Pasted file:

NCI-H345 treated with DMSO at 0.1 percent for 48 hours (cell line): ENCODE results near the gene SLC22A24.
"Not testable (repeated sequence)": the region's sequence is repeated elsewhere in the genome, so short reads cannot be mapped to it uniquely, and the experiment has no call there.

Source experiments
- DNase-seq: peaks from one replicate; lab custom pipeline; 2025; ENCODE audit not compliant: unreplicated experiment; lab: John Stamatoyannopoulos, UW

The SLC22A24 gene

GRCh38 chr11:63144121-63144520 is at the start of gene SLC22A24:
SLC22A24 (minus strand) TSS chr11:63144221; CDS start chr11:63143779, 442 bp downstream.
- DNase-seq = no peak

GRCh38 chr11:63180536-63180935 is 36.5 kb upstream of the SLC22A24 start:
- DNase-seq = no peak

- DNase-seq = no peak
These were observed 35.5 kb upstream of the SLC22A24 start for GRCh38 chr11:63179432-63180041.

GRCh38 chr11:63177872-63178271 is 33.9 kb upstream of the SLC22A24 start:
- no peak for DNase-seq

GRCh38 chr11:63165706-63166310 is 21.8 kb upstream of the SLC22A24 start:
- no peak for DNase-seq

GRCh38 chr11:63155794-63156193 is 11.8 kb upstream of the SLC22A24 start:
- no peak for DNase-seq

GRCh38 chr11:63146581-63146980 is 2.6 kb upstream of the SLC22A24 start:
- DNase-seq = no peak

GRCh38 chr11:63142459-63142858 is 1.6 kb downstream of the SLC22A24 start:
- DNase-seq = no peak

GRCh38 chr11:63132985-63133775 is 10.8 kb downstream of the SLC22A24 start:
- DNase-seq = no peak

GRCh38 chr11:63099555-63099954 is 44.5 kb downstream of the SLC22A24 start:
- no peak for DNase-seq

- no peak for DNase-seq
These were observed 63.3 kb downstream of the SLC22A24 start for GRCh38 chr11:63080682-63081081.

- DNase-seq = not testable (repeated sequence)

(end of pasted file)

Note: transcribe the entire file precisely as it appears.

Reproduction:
NCI-H345 treated with DMSO at 0.1 percent for 48 hours (cell line): ENCODE results near the gene SLC22A24.
"Not testable (repeated sequence)": the region's sequence is repeated elsewhere in the genome, so short reads cannot be mapped to it uniquely, and the experiment has no call there.

Source experiments
- DNase-seq: peaks from one replicate; lab custom pipeline; 2025; ENCODE audit not compliant: unreplicated experiment; lab: John Stamatoyannopoulos, UW

The SLC22A24 gene

GRCh38 chr11:63144121-63144520 is at the start of gene SLC22A24:
SLC22A24 (minus strand) TSS chr11:63144221; CDS start chr11:63143779, 442 bp downstream.
- DNase-seq = no peak

GRCh38 chr11:63180536-63180935 is 36.5 kb upstream of the SLC22A24 start:
- DNase-seq = no peak

- DNase-seq = no peak
These were observed 35.5 kb upstream of the SLC22A24 start for GRCh38 chr11:63179432-63180041.

GRCh38 chr11:63177872-63178271 is 33.9 kb upstream of the SLC22A24 start:
- no peak for DNase-seq

GRCh38 chr11:63165706-63166310 is 21.8 kb upstream of the SLC22A24 start:
- no peak for DNase-seq

GRCh38 chr11:63155794-63156193 is 11.8 kb upstream of the SLC22A24 start:
- no peak for DNase-seq

GRCh38 chr11:63146581-63146980 is 2.6 kb upstream of the SLC22A24 start:
- DNase-seq = no peak

GRCh38 chr11:63142459-63142858 is 1.6 kb downstream of the SLC22A24 start:
- DNase-seq = no peak

GRCh38 chr11:63132985-63133775 is 10.8 kb downstream of the SLC22A24 start:
- DNase-seq = no peak

GRCh38 chr11:63099555-63099954 is 44.5 kb downstream of the SLC22A24 start:
- no peak for DNase-seq

- no peak for DNase-seq
These were observed 63.3 kb downstream of the SLC22A24 start for GRCh38 chr11:63080682-63081081.

- DNase-seq = not testable (repeated sequence)